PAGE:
Get there: Brisbane Airport is the main international airport serving southeast Queensland. There are good train connections between Brisbane and Gold Coast, and Noosa and Mooloolaba are also a short drive away. 
 
Budget: full day private charters cost around $2000 AUD for 10 hours, with shared charters around $200-$250 per person. 
 
Rules and regulations: Fishing licenses are not required for fishing in Queensland, although you do need a fishing permit for fishing Lake Wivenhoe. Size and bag limits apply to a number of species: your Brisbane fishing charter will inform you which fish you are allowed to keep.

Brisbane Fishing Seasons

January
New Year fishing in Brisbane is hot—literally. This is mid summer, and the peak time for catching big game such as Marlin, Sailfish, Mahi, and Wahoo offshore. Watch out for afternoon storms. 
February
The excellent summer fishing continues in February, with pelagics making their way into Moreton Bay as well as the open ocean. Look out for Tuna and Mackerel around the bay’s islands. 
March

As autumn approaches, the tropical weather gradually starts to cool. This is a welcome break and makes visiting the city even more attractive. Threadfin Salmon are just one of many species being caught in Brisbane River. 

April

As the water temperatures start to transition, the pelagic bite gives way to more action around the reefs. Mack Tuna is usually around in good numbers, and you’ll start to notice more frequent Snapper hook ups. 

May

May is a great time to visit Brisbane—the weather is cooler but it’s still not too chilly. As the temperatures drop, Snapper fishing just gets hotter, with Sweetlip Emperor often being caught alongside them.

June

Winter is here, but that shouldn’t stop you getting out on the water. This is peak season for Jewfish fishing in Brisbane River, as they follow the spawning mullet. It’s also the best time of year to target Snapper in Moreton Bay. 

July

The city of Brisbane can be a heat trap in the summer, so July is a good time to combine fishing with exploring in a more comfortable climate. Trevally, Bream, and Whiting are being caught alongside Snapper in the bay. 

August
Reef fishing season continues, with the usual suspects doing all they can to steal your bait: make sure that big Pink Snapper doesn’t do the same to you! If you’re lucky, you may see Humpback Whales in the bay.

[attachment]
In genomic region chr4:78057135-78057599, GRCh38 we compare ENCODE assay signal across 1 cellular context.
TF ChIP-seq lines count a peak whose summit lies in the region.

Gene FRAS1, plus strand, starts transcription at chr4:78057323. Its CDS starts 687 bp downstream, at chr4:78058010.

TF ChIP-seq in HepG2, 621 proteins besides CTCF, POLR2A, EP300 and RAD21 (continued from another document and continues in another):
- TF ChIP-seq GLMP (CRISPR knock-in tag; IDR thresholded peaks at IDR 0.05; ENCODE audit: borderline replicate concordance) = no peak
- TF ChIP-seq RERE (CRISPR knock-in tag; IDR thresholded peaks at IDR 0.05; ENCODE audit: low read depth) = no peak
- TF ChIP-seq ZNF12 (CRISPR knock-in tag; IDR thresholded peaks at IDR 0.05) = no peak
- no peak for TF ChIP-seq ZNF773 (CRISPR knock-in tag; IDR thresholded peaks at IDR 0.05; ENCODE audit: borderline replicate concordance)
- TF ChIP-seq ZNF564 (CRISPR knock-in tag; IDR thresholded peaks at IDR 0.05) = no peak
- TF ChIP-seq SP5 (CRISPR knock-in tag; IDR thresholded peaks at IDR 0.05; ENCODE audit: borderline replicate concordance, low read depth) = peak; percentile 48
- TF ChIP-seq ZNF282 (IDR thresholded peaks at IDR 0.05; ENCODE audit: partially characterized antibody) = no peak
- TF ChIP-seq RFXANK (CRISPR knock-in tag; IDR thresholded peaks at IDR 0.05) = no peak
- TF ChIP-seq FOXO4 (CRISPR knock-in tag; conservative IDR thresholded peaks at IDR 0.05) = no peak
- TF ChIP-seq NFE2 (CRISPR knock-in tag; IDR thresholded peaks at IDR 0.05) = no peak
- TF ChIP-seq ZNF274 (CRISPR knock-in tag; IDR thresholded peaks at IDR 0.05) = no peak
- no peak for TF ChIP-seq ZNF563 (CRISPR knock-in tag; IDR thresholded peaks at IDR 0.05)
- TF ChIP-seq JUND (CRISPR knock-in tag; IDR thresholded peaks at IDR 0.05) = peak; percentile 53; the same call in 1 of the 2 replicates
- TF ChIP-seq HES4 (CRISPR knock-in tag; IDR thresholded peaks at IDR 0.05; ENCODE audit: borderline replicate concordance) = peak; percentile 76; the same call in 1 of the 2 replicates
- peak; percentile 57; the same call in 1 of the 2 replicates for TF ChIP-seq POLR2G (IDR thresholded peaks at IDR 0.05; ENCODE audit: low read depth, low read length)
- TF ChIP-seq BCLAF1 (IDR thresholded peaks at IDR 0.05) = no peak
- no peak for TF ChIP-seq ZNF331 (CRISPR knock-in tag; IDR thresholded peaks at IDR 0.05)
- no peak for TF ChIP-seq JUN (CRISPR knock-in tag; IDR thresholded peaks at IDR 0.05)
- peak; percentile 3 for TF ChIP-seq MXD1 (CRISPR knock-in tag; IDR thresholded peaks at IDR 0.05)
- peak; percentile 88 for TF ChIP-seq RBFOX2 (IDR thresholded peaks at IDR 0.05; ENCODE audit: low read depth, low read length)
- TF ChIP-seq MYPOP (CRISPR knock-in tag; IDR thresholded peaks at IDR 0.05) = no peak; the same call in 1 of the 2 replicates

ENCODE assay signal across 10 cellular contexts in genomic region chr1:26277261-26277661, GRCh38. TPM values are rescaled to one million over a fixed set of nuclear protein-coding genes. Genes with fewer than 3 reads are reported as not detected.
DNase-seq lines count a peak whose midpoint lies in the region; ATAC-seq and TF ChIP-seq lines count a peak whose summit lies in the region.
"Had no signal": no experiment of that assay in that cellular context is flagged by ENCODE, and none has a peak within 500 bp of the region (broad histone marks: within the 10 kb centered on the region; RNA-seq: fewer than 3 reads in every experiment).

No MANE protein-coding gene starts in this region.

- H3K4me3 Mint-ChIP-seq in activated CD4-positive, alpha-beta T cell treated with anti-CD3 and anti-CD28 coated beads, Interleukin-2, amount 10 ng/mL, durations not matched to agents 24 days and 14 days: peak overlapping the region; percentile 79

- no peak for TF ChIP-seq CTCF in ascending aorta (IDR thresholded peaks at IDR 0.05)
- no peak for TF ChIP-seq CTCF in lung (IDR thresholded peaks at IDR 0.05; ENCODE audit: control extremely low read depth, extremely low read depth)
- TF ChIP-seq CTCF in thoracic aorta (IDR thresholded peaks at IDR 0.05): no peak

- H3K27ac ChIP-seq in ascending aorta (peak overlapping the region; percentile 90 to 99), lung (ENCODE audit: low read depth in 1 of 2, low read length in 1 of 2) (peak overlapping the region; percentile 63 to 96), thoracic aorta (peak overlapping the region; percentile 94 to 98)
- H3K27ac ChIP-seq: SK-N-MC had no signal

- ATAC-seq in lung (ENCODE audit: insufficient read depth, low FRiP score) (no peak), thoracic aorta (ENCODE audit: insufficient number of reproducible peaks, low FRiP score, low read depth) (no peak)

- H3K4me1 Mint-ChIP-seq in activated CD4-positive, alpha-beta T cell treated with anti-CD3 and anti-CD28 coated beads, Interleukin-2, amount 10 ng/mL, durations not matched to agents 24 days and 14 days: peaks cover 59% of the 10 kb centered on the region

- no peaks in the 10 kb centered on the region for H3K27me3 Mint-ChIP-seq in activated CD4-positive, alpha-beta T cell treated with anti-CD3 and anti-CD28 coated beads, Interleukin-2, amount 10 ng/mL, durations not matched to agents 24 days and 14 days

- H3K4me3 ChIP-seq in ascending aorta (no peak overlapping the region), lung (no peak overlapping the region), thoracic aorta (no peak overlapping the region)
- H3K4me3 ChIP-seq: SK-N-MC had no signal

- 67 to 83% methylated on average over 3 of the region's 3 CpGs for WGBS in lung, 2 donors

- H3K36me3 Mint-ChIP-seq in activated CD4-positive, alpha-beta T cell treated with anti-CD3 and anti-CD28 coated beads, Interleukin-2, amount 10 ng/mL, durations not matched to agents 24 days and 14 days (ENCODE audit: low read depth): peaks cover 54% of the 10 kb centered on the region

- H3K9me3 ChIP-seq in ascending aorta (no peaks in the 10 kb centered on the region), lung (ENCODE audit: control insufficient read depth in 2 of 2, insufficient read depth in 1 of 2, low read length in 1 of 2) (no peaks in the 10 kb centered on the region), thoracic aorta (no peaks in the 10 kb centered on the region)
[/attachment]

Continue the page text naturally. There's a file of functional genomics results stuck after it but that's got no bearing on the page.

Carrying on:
September
The arrival of spring signals Cobia season in Moreton Bay. Look for them over deeper structure in the northern part of the bay. On land, the weather’s getting warmer and the humidity is starting to build. 
 
October
As the days lengthen and the weather gets warmer, you won’t need an excuse to get out on the water. Threadfin Salmon and Estuary Cod are heating up in Brisbane River, while Cobia is still going strong in the bay.
 
November
Summer’s here, and the festivities have begun. Don’t miss the Brisbane River Classic, an annual fishing tournament in the city’s main waterway. Meanwhile, Mackerel and Tuna are making their way into Moreton Bay.
 
December
The city is very hot, so take a trip to the waterside. Target Kingfish, Cobia, Mackerel, and Tuna in Moreton Bay or test yourself against Mangrove Jacks, Flathead, and Threadfin Salmon in Brisbane River.
 

Brisbane Fishing Calendar

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Reviews of Fishing in Brisbane

Half day trip with captain Brian and 1st mate billy
Daniel G. fished with Top Gear Fishing Charters on January 3, 2020
Best at high tide and even better if you go out on a boat or charter
Half day trip with Captain Brian and decky Billy
Jason Q. fished with Top Gear Fishing Charters on December 23, 2019
Fishing is fishing, sometimes you catch fish sometimes you don't. Don't get upset if you expect something and it doesn't work out.
Half day fishing trip
Siyu W. fished with Top Gear Fishing Charters on December 15, 2019
Take motion sickness medicine before the trip, wear sandals as your shoes will get wet.
Half day trip
Amee J. fished with Top Gear Fishing Charters on August 3, 2019
Target bottom species in August there won’t be any Pelagics around
Fishing with Geoff
Joe P. fished with Noosa Bluewater Charters on July 27, 2019
You have to ask where you can clean your fish without getting a fine/parking ticket
Beautiful day out on the water with the kids
Cassandra T. fished with Fishing Smooth Water Sports Tuition on July 8, 2019
We actually went out at Jacobs Well / it was a bit closer for us. A lovely overcast day. Pack / wet weather gear/ lunch/ drinks/ sun cream & hats.
Fishing with Geoff
Stephen A. fished with Noosa Charters – Wild Thing 2 on May 9, 2019
Great weather, Great boat & crew. Great fishing !!
Half day trip
Dean L. fished with Noosa Charters – Wild Thing 2 on May 6, 2019
Make sure you take your sea sick tablets prior to getting on the boat!!!

Top Fishing Techniques in Brisbane

Top Targeted Species in Brisbane